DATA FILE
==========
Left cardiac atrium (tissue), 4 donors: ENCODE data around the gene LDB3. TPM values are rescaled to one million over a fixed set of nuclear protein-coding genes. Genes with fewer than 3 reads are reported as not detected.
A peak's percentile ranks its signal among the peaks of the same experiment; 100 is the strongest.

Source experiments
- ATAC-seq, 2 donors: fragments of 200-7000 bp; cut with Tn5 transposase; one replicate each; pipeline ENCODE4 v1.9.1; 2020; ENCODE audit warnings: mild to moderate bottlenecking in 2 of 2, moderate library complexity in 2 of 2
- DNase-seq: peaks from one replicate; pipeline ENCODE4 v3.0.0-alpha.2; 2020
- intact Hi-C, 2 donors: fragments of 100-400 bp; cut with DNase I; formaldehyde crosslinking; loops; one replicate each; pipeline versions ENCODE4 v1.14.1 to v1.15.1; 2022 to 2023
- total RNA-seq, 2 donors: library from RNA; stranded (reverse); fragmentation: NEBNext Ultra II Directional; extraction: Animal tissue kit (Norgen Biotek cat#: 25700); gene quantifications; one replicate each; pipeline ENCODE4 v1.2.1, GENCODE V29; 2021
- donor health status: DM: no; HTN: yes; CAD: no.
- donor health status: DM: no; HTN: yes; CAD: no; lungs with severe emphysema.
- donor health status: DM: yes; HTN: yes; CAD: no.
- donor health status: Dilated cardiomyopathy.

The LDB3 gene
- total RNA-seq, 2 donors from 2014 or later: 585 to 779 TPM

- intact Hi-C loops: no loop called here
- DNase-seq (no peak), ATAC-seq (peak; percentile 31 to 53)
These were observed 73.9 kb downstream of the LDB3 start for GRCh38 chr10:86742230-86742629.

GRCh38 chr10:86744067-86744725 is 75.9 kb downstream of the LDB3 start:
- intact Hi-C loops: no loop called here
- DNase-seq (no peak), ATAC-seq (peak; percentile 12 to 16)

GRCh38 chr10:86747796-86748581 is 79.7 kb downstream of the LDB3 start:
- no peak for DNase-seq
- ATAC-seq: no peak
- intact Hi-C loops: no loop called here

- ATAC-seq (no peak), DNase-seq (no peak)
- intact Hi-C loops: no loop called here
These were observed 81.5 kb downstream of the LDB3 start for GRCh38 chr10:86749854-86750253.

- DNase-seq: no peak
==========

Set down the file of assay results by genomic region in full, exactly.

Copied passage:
Left cardiac atrium (tissue), 4 donors: ENCODE data around the gene LDB3. TPM values are rescaled to one million over a fixed set of nuclear protein-coding genes. Genes with fewer than 3 reads are reported as not detected.
A peak's percentile ranks its signal among the peaks of the same experiment; 100 is the strongest.

Source experiments
- ATAC-seq, 2 donors: fragments of 200-7000 bp; cut with Tn5 transposase; one replicate each; pipeline ENCODE4 v1.9.1; 2020; ENCODE audit warnings: mild to moderate bottlenecking in 2 of 2, moderate library complexity in 2 of 2
- DNase-seq: peaks from one replicate; pipeline ENCODE4 v3.0.0-alpha.2; 2020
- intact Hi-C, 2 donors: fragments of 100-400 bp; cut with DNase I; formaldehyde crosslinking; loops; one replicate each; pipeline versions ENCODE4 v1.14.1 to v1.15.1; 2022 to 2023
- total RNA-seq, 2 donors: library from RNA; stranded (reverse); fragmentation: NEBNext Ultra II Directional; extraction: Animal tissue kit (Norgen Biotek cat#: 25700); gene quantifications; one replicate each; pipeline ENCODE4 v1.2.1, GENCODE V29; 2021
- donor health status: DM: no; HTN: yes; CAD: no.
- donor health status: DM: no; HTN: yes; CAD: no; lungs with severe emphysema.
- donor health status: DM: yes; HTN: yes; CAD: no.
- donor health status: Dilated cardiomyopathy.

The LDB3 gene
- total RNA-seq, 2 donors from 2014 or later: 585 to 779 TPM

- intact Hi-C loops: no loop called here
- DNase-seq (no peak), ATAC-seq (peak; percentile 31 to 53)
These were observed 73.9 kb downstream of the LDB3 start for GRCh38 chr10:86742230-86742629.

GRCh38 chr10:86744067-86744725 is 75.9 kb downstream of the LDB3 start:
- intact Hi-C loops: no loop called here
- DNase-seq (no peak), ATAC-seq (peak; percentile 12 to 16)

GRCh38 chr10:86747796-86748581 is 79.7 kb downstream of the LDB3 start:
- no peak for DNase-seq
- ATAC-seq: no peak
- intact Hi-C loops: no loop called here

- ATAC-seq (no peak), DNase-seq (no peak)
- intact Hi-C loops: no loop called here
These were observed 81.5 kb downstream of the LDB3 start for GRCh38 chr10:86749854-86750253.

- DNase-seq: no peak